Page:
It’s nice to meet you.

Meet me better by skimming these FAQs.

Who are you again?

Your beloved author, Nicole Elizabeth Graney I, is probably someone you met at a bar or an open mic. You probably noticed her because she laughed with delight a little bit too loudly about something that occurred in the margins of the room, just beyond your peripheral vision. This neuesletter is essentially her notes in those margins.

What are you again?

It’ll Be Nice To Meet You Tomorrow is, more than anything else, a letter to all of the strangers who have taken the time to make her think a little bit differently. Most of the content you’ll find here will be edited down from journal entries written while waiting for music or comedy sets to begin.

Throughout our exploration of curated context among strangers and suspended disbelief among friends, there will be inevitable tangents about comedians’ hats and musicians’ shoes. Anecdotes about Florida. Occasional tongue-twisters. The whole shebang, if you will.

This project also exists because of an English man named Grant, but you can read more about that in Volume One.

Wait, but what’s the point?

You probably won’t learn anything, but it’ll feel like spending an afternoon sharing stories with a friend you haven’t seen in a few months. Let’s think, rethink and overthink together.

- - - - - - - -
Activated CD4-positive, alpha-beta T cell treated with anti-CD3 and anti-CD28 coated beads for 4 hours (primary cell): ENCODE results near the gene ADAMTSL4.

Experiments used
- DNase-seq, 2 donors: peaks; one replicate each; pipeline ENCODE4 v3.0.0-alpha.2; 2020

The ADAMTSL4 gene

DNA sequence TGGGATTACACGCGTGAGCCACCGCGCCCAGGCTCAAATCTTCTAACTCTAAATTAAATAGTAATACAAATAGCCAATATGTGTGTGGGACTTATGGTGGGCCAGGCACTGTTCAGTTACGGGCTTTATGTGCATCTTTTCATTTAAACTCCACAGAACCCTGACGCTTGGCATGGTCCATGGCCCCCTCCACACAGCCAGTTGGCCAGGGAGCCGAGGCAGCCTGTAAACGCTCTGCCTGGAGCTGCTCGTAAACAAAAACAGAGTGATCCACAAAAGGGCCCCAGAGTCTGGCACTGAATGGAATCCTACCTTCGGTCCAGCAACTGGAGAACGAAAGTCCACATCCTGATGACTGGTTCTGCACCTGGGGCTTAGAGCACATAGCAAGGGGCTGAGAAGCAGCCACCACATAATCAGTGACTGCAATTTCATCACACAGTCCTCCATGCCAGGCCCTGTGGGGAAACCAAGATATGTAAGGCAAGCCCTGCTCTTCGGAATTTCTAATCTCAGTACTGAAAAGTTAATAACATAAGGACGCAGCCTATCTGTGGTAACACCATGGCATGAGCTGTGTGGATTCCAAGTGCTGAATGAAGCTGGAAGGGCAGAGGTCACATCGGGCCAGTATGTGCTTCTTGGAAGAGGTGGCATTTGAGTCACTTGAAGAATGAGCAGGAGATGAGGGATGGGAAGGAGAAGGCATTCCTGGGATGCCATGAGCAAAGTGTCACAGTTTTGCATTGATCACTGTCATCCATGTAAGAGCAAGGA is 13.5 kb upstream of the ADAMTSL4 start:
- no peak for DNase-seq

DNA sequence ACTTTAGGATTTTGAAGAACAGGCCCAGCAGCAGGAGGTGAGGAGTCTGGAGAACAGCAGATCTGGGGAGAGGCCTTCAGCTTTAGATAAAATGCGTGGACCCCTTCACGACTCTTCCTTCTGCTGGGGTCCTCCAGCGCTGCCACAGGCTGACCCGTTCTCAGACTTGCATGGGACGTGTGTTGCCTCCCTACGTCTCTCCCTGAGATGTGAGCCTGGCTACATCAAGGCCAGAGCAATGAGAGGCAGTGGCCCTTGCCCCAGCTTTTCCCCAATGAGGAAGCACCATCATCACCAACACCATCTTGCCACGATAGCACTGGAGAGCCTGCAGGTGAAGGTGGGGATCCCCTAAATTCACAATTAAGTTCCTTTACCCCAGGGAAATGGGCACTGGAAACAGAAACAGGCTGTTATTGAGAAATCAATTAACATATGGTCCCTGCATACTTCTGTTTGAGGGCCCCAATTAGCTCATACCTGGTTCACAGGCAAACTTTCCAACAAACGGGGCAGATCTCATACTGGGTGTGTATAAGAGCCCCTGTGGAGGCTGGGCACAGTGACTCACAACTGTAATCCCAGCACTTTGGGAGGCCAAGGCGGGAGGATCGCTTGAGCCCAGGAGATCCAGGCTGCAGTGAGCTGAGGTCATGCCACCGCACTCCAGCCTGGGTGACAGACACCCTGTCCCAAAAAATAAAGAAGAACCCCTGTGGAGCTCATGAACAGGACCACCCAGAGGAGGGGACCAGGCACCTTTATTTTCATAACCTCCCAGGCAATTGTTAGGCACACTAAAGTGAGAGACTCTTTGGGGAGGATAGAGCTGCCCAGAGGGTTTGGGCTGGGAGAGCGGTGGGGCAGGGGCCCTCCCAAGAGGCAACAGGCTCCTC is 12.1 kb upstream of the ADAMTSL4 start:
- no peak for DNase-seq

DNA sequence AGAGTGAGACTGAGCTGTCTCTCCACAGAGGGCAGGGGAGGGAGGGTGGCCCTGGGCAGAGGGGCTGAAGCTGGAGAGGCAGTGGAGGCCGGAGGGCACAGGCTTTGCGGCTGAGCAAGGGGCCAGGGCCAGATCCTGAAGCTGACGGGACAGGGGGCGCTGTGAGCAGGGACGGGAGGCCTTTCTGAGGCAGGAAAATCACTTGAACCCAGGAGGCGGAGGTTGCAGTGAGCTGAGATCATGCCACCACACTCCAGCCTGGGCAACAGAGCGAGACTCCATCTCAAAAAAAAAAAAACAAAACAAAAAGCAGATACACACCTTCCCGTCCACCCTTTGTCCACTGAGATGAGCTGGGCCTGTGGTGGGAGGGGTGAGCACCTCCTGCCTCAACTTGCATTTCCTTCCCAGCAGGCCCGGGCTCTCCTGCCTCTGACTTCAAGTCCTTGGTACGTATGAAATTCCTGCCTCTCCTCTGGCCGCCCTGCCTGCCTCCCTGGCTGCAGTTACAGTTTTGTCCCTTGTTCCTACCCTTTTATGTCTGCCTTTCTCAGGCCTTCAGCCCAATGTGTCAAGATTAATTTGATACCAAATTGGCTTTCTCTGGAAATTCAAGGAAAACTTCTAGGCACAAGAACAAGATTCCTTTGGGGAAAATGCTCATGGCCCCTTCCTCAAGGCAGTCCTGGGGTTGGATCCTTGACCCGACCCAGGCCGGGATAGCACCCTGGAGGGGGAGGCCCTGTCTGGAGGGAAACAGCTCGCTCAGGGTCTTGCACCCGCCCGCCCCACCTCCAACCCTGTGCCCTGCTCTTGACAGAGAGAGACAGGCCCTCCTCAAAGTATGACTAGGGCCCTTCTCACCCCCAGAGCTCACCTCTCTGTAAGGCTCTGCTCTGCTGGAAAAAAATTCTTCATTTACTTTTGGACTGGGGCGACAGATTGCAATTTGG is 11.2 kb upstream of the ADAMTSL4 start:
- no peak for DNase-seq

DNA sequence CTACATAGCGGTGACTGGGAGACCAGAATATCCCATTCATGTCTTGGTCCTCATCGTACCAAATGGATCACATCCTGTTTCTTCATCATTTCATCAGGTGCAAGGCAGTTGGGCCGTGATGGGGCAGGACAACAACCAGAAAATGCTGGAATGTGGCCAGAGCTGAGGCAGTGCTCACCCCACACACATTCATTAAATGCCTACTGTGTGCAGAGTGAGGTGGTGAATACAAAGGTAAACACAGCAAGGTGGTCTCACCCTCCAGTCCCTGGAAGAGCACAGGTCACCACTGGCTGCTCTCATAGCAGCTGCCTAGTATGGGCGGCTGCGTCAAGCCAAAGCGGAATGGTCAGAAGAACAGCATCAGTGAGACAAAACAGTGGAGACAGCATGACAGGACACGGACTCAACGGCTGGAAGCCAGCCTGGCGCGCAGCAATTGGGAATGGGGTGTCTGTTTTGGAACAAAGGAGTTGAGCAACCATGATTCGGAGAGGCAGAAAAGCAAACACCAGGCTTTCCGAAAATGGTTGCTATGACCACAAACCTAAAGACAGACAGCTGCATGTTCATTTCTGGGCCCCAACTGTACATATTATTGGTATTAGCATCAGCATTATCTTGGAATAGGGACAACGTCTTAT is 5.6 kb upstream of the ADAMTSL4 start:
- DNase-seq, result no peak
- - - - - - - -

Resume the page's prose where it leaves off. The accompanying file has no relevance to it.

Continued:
Subscribe to get access to the newsletter, the website and your dear still-writing-in-third-person author’s unending love, devotion, etc. It’ll be fun! Maybe!

I’ve noticed that you always spell newsletter, “neuesletter.” What’s that about?

Special thanks to Kieran for this user-generated question the author has deemed so important that it ended up here. Welcome to the big time, kid! The use of neuesletter is the natural love child between typographical appreciation and utility, so there are two answers.

  1. Neue is a German word for new or newcomer (correct me if my research was wrong) that’s often used in typeface names. When it is portmanteau’d into neuesletter, the changed spelling makes you emphasize the idea of “new,” rather than, “news,” which is actually more indicative of what’s included in each volume of It’ll Be Nice to Meet You Tomorrow. Note: Neue is technically pronounced, “noy-uh,” (correct me if my research was wrong), but this is more of a written pun than a phonetic one.

  2. There needed to be a shorthand for the name of the newsletter—imagine if I wrote It’ll Be Nice To Meet You Tomorrow on every reference— and isn’t it so much more fun to have an inside joke?

How do I tell the difference between real names and fake names of people in your vignettes?

Asterisk’d names are fake. Barenaked names are the names of real people so anonymous that I don’t think you can find them, or people I have a relationship with. Usually, I’ll link to the profiles of people I actually know, so you can know them and the cool things they’re working on too.

What’s the two-cent club?

Join the very prestigious TWO-CENT CLUB by emailing me something good, and I’ll send you a poor man’s NFT—a lucky penny via Venmo. Sometimes I get a little bit behind on this, so feel free to email me again if I forget.

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Ruminations on curated context among strangers, suspended disbelief among friends and the surprising, static moments we share


I daylight in comms & moonlight at It’ll Be Nice to Meet You Tomorrow. I can be frequently found bopping around in hiking boots, muttering about effective communication.